The second weekend in January always features the bulk of the National Championships. With a few exceptions including North America, South America, Australia and a few select European nations, all the top riders return to their home nation to battle it out. There were 18 National Championships this past weekend and while we won’t dive into all the results, we have picked a few things to highlight. First we tackle the Elite Women’s race in the Netherlands and who is the favorite for Worlds. Then we touch on the Belgian Elite Men’s race before we jump into some fun stats about young riders on the podium and riders who repeated as champions. Finally we touch on the 12 Junior Women get the first ever UCI sanctioned National Championship.
Note: there are a lot of titles given out this weekend. As usual, we are focusing on the Elite Men and Women, but we do throw in the Junior Women at the end.
The Dutch Women threw down in Rucphen and we have a firm favorite for Worlds.
One of the most consistent narratives all season has been the Dutch women’s domination across Europe. It goes without saying that the winner of the World Championships in February will most likely be Dutch. The real question is what Dutch woman will come out on top. In our predictions, we thought that Ceylin del Carmen Alvarado would win. In fact, we nailed the entire podium. With that said, we truly believed that there were a half dozen riders who could land on the podium.
In terms of Worlds, look at it this way: The Dutch have won every European round of the World Cup. Alvarado currently leads the overall and the Dutch occupy six of the top ten spots. In the Superprestige series, Alvarado once again leads the overall and the Dutch are in the top three spots. Alice Maria Arzuffi (Italy) is the only non-Dutch rider to win a round of the series. As you can imagine, the DVV Trofee is much of the same. Alvarado leads the overall, with the Dutch occupying the top three spots. With one round in the series remaining, all the races have been won by a Dutch woman.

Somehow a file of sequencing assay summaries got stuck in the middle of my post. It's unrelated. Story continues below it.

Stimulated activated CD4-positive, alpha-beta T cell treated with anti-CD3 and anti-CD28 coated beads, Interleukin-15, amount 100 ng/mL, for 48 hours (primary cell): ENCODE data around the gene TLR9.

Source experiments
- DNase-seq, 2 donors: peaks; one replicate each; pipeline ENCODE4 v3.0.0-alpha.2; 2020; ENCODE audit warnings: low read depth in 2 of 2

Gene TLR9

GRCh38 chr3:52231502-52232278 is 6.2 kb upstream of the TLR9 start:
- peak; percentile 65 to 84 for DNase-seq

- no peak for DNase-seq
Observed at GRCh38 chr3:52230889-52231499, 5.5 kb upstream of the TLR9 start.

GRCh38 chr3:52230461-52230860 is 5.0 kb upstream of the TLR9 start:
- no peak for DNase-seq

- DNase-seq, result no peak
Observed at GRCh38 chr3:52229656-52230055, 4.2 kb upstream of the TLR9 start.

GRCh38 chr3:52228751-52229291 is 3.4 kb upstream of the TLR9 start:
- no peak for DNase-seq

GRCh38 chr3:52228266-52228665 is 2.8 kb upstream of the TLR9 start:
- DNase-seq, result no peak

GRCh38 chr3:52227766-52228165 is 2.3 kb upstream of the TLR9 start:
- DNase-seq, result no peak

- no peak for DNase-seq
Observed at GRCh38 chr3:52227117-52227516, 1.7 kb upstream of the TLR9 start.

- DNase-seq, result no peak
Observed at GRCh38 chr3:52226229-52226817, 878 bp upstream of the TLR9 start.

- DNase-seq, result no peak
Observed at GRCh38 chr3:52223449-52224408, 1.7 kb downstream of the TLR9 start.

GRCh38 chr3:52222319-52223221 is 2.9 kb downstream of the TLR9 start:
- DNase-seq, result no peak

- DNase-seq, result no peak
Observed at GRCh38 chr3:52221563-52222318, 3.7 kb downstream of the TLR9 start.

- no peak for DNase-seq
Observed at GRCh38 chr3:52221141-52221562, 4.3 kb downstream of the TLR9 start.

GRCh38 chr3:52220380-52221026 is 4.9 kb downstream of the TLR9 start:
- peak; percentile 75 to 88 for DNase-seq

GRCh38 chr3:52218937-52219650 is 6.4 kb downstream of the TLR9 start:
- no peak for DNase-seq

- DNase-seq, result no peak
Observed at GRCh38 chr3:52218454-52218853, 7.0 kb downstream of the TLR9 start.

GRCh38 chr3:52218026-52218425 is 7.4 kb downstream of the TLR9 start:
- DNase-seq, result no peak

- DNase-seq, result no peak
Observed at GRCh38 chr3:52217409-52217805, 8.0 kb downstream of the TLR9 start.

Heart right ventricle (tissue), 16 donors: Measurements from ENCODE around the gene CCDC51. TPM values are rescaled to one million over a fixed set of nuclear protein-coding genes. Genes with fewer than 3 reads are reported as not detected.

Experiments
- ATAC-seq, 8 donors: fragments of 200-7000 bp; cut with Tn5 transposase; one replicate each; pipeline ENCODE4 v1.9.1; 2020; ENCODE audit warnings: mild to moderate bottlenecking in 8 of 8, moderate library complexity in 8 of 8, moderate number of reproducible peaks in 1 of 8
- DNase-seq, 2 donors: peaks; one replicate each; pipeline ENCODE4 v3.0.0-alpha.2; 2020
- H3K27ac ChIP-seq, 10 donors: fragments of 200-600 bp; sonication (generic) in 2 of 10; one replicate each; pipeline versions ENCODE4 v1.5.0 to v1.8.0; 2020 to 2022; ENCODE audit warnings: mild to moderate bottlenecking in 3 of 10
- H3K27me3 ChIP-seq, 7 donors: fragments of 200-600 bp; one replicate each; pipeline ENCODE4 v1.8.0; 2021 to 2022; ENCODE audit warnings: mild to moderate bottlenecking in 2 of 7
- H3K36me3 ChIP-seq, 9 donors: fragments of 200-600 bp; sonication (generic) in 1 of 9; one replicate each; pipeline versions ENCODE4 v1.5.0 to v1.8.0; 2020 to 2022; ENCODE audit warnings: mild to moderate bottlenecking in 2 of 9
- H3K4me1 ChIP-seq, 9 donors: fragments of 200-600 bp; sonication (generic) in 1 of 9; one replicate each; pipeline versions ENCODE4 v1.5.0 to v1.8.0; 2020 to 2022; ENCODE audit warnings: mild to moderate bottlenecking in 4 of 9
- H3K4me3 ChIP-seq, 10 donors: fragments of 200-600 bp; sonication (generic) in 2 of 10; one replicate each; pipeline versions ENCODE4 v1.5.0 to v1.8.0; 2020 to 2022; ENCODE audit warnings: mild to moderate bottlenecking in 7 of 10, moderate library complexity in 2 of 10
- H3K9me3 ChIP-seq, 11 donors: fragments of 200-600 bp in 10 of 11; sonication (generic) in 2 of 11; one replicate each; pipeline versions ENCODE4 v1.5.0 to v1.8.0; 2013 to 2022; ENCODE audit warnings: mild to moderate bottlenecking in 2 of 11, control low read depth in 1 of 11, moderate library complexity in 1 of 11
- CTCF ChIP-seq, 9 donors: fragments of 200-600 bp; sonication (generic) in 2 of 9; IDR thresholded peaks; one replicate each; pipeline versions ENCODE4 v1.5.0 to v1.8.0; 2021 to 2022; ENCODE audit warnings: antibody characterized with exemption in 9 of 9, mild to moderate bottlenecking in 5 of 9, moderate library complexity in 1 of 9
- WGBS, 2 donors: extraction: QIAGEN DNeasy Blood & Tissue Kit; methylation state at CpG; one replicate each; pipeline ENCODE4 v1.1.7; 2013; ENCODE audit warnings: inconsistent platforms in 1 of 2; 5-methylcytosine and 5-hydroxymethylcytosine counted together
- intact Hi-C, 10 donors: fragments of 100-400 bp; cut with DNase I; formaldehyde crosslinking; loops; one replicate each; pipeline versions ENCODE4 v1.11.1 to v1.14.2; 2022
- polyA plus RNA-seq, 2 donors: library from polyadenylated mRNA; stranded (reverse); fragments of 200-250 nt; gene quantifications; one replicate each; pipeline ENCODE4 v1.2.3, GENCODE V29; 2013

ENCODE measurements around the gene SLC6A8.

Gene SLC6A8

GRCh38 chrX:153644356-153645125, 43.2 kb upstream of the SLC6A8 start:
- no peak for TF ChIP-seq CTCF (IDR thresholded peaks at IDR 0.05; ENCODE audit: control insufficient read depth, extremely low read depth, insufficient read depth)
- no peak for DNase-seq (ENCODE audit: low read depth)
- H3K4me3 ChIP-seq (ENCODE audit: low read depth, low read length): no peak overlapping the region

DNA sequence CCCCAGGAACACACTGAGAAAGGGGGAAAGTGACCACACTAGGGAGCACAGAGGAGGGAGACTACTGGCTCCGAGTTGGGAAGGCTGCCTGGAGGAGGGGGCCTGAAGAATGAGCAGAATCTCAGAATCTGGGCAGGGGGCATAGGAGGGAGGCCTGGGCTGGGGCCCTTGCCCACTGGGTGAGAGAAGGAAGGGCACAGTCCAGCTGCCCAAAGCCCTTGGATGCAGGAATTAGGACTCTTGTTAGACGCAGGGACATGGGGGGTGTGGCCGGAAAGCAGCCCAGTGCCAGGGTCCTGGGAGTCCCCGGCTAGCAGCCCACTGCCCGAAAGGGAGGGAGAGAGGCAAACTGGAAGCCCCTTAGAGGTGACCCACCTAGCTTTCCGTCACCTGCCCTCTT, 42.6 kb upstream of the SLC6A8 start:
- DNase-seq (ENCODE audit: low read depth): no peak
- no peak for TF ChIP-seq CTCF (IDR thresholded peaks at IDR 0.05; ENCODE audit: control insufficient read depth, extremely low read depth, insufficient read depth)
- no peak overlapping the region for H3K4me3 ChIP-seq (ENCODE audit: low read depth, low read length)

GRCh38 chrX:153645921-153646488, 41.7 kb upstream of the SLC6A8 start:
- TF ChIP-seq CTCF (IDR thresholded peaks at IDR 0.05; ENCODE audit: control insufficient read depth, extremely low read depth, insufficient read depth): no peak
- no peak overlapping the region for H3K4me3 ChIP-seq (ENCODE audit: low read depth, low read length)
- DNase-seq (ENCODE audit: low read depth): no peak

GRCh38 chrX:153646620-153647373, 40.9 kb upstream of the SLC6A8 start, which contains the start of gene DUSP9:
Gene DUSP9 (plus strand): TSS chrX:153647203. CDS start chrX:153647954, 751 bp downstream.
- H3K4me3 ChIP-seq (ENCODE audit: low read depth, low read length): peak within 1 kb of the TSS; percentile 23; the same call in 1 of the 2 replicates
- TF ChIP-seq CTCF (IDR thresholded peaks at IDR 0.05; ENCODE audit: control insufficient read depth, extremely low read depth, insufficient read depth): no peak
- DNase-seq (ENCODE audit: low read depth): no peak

Needless to say, our hunch for Worlds is backed up with some incredible stats.
Finally, there were two big pieces of news coming out of nationals. Marianne Vos, who finished fifth, announced that she will be ending her cross season. Vos has a lingering groin issue and is going to get it taken care of. On the bright side, Alvarado changed her mind and will be racing with the Elite Women at Worlds. This was her last chance to grab a U23 title, but she is foregoing that opportunity and will come into worlds as a heavy favorite.
An exciting race from the Belgian men leads to an unexpected winner.
Let’s get this out of the way: we love Laurens Sweeck. We had him on our podium and gave real thought to giving him the top spot. However, over the past few weekends, he has simply faded from the front group. At the same time, Eli Iserbyt has made his way back to the front and seemed to be the only one capable of challenge Mathieu van der Poel. Finally, there was some hype around Wout van Aert and Toon Aerts, some of which we believe and some of which we didn’t.